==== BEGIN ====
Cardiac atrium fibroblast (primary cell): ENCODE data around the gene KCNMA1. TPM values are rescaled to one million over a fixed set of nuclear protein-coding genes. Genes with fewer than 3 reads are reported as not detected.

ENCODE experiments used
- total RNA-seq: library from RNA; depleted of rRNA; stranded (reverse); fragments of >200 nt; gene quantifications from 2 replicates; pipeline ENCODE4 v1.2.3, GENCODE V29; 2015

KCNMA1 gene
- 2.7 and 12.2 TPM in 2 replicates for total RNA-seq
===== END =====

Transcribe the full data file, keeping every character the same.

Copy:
Cardiac atrium fibroblast (primary cell): ENCODE data around the gene KCNMA1. TPM values are rescaled to one million over a fixed set of nuclear protein-coding genes. Genes with fewer than 3 reads are reported as not detected.

ENCODE experiments used
- total RNA-seq: library from RNA; depleted of rRNA; stranded (reverse); fragments of >200 nt; gene quantifications from 2 replicates; pipeline ENCODE4 v1.2.3, GENCODE V29; 2015

KCNMA1 gene
- 2.7 and 12.2 TPM in 2 replicates for total RNA-seq